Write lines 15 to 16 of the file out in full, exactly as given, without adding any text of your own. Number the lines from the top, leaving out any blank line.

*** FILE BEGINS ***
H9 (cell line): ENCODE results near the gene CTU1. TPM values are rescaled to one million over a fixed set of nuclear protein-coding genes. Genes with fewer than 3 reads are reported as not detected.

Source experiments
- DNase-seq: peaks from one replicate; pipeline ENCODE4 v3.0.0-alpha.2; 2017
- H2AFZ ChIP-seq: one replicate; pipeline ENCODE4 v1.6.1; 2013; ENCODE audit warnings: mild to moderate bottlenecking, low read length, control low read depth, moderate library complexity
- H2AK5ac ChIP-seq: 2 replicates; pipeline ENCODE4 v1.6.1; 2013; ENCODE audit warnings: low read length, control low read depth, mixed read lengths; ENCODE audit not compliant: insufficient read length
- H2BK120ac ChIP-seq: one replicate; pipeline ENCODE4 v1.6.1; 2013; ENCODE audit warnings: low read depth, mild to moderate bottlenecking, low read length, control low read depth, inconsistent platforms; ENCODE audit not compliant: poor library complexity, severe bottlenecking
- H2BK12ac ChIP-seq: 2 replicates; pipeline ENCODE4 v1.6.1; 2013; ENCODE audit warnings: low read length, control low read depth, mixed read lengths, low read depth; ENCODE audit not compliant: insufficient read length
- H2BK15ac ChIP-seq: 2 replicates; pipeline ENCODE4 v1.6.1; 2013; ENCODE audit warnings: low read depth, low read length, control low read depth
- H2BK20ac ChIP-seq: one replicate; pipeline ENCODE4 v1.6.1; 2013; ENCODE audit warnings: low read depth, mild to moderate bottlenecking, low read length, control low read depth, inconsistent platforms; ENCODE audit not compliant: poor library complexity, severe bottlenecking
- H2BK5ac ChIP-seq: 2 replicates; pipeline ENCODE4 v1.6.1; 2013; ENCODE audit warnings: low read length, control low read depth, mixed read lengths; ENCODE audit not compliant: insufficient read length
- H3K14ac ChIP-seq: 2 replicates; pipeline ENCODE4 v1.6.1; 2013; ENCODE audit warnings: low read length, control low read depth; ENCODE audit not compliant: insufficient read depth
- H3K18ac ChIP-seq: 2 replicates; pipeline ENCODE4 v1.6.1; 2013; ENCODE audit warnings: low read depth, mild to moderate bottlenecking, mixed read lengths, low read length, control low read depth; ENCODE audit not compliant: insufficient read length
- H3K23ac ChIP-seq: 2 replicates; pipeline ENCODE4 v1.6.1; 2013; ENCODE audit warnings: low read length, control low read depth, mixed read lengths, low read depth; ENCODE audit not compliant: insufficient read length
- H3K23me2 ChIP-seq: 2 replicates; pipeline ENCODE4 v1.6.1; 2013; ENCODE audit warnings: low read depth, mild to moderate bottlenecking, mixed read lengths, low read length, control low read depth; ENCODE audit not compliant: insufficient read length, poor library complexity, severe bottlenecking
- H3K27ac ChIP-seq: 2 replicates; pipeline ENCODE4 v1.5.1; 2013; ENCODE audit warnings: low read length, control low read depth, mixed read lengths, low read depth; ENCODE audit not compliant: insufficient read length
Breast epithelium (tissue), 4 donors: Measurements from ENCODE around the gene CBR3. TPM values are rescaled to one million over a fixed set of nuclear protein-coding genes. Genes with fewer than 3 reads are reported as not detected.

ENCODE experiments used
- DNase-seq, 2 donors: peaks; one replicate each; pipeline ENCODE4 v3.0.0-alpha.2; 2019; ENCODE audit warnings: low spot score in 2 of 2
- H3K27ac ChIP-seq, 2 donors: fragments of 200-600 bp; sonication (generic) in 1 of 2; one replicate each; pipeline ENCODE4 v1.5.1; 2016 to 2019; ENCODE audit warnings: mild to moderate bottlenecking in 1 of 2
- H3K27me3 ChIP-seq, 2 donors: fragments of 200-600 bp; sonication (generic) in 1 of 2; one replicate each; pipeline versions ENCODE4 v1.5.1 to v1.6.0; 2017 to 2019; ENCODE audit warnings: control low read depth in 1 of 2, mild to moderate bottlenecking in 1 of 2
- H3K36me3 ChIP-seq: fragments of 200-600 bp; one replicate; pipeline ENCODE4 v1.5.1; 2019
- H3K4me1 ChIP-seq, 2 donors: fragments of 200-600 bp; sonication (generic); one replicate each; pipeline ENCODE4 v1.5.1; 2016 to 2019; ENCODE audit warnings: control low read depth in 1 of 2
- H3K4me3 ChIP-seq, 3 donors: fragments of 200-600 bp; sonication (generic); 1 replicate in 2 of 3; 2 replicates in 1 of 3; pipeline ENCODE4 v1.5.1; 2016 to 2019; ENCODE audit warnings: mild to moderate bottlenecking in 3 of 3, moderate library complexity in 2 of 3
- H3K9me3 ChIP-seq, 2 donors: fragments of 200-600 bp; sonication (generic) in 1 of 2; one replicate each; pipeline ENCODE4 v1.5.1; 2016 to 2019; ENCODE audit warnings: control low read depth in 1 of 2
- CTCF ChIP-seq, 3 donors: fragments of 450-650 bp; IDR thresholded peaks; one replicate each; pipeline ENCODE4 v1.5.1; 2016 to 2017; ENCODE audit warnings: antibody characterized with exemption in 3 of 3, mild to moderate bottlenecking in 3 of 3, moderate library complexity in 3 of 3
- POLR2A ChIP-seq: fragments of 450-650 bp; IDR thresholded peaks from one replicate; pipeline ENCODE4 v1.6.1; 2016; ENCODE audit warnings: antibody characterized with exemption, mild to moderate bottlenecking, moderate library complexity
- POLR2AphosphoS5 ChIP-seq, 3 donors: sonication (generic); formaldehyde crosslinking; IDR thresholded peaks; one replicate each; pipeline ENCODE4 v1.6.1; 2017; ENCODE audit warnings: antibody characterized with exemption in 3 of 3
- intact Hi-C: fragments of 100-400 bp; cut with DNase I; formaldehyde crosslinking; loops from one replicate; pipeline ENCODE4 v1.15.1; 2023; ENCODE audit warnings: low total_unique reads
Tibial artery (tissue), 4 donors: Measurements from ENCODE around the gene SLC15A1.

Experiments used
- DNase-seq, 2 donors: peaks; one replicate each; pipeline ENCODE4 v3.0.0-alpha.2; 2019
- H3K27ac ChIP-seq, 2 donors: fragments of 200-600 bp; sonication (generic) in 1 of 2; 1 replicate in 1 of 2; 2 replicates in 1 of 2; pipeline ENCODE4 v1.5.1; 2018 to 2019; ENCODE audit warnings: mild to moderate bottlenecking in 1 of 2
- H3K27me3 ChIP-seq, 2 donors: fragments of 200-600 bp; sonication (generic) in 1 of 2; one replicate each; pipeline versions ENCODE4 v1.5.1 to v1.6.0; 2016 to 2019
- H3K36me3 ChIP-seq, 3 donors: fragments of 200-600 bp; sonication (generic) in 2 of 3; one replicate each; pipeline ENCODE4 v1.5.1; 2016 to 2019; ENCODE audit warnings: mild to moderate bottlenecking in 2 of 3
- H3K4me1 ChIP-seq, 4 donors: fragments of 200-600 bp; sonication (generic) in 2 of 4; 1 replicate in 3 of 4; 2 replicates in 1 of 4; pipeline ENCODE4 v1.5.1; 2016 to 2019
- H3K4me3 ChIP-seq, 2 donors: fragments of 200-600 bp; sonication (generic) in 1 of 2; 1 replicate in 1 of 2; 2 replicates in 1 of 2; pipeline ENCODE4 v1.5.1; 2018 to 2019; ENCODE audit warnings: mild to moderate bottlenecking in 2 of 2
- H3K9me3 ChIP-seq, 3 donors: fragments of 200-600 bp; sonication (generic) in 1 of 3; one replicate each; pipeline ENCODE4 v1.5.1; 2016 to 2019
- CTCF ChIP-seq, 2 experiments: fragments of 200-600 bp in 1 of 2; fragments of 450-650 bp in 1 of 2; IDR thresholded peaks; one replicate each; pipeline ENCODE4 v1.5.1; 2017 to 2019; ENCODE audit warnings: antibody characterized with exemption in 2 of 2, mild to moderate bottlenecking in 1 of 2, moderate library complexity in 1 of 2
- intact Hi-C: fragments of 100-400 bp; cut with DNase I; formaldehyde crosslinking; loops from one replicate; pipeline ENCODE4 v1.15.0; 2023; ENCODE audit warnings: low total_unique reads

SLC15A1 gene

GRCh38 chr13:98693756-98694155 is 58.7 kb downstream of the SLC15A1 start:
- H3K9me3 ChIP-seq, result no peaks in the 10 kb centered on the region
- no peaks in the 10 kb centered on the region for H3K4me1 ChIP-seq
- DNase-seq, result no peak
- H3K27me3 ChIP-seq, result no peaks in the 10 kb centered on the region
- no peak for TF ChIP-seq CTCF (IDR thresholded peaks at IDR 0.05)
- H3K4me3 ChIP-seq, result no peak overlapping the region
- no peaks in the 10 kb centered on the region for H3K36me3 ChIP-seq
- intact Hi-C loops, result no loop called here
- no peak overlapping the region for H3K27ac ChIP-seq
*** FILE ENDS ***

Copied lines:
- H3K27ac ChIP-seq: 2 replicates; pipeline ENCODE4 v1.5.1; 2013; ENCODE audit warnings: low read length, control low read depth, mixed read lengths, low read depth; ENCODE audit not compliant: insufficient read length
Breast epithelium (tissue), 4 donors: Measurements from ENCODE around the gene CBR3. TPM values are rescaled to one million over a fixed set of nuclear protein-coding genes. Genes with fewer than 3 reads are reported as not detected.